The treasure of Slovenia is more than its rocks, its meadows, its forests and waters, the real treasure is a people who live the (modernised) tradition, give it a new life and new usage. The heritage is kept alive and its diversity ensures sustainability.
In May the study circles in the scope of the SIAE and the Ministry of Environment and Spatial Planning (Climate Change Funds) organised an exhibition at the Jakopič promenade in Ljubljana. The exhibition shows the lives of study circles, most of which are closely connected with the environment, and their contribution to progress. Preservation of the environment as a value is a trend that is also appreciated by the more and more numerous visitors to Slovenia. It connects with the future in the form of high-tech achievements and springtime activities of study circles in Ljubljana.
The living heritage contributes to sustainability by teaching us how to coexist with each other, with the environment and with time. The study circles, which see an increase in the number of participants thanks to the excellent mentors, express and cultivate this idea.
The exhibition at the 25th anniversary of the study circles reflects the diversity of locations and participants, it expresses the language patterns, the local customs, the variety of organising and learning patterns and also some overlooked or hidden ideas. The technological innovations spread the same message as the heritage – they follow the principles of ecosystems. Reciprocal and complementary relationships within the groups and between the study circles and the local environment have a clear goal – to improve the life of a community in the given environment. Non-formal education is an excellent format, where the responsibility is shared by the participants and the benefits are available to all.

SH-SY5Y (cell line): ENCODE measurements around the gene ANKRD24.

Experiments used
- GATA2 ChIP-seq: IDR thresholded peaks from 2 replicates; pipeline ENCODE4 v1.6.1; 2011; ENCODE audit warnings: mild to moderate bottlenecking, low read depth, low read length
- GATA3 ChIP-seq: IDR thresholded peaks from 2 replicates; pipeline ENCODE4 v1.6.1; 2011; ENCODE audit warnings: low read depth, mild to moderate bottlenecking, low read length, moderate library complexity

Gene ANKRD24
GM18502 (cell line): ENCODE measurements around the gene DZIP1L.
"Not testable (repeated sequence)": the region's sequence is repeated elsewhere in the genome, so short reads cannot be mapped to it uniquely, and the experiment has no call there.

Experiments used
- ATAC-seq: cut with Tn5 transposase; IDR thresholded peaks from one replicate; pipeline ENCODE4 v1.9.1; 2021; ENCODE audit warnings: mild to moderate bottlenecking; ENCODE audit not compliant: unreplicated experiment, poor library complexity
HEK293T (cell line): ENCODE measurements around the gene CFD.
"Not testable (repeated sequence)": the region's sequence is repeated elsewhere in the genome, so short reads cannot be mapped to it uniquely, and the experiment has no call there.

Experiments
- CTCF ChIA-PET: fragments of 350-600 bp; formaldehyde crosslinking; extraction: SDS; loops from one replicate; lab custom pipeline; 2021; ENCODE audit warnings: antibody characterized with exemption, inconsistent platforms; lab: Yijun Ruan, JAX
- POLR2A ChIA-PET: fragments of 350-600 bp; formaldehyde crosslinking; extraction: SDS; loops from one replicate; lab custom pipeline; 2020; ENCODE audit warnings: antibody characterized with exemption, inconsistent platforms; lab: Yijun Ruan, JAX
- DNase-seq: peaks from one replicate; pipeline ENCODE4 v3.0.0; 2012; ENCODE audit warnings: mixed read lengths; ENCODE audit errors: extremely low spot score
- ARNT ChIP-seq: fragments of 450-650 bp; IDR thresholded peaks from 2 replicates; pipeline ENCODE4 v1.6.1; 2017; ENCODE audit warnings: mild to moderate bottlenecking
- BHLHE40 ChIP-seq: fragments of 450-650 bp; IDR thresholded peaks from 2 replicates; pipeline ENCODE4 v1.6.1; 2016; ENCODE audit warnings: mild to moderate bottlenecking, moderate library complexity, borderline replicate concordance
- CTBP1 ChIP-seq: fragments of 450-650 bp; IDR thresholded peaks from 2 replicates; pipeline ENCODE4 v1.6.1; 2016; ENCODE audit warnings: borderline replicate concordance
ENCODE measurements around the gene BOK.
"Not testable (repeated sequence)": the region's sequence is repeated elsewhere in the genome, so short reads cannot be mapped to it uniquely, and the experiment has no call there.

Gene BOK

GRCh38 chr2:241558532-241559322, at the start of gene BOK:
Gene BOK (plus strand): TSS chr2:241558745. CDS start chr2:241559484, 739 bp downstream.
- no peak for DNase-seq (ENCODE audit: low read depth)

Prof. dr. Nives Ličen, head of the Department of Educational Sciences at the Faculty of Arts, University of Lubljana said at the official opening of the exhibition on 18 May: “Through all these stories you can really feel the people from smaller towns, their will to live and to learn, and when looking at all these numbers you can only say: some people are really awesome!”
Jože Prah, engineer of forestry and a study circle mentor commenting on the exhibition: “This exhibition was a cherry on top of the incredible work and devotion to the mission by the organisers, the mentors and the participants of study circles who “showed off” our capital city.”
As May turned into June, the exhibition also became part of the celebration of the European Sustainable Development Week and then continued in the virtual space. You can read more about the exhibition at https://sk.acs.si (in Slovenian).
Dr Nevenka Bogataj (nevenka.bogataj@SIAE.si), SIAE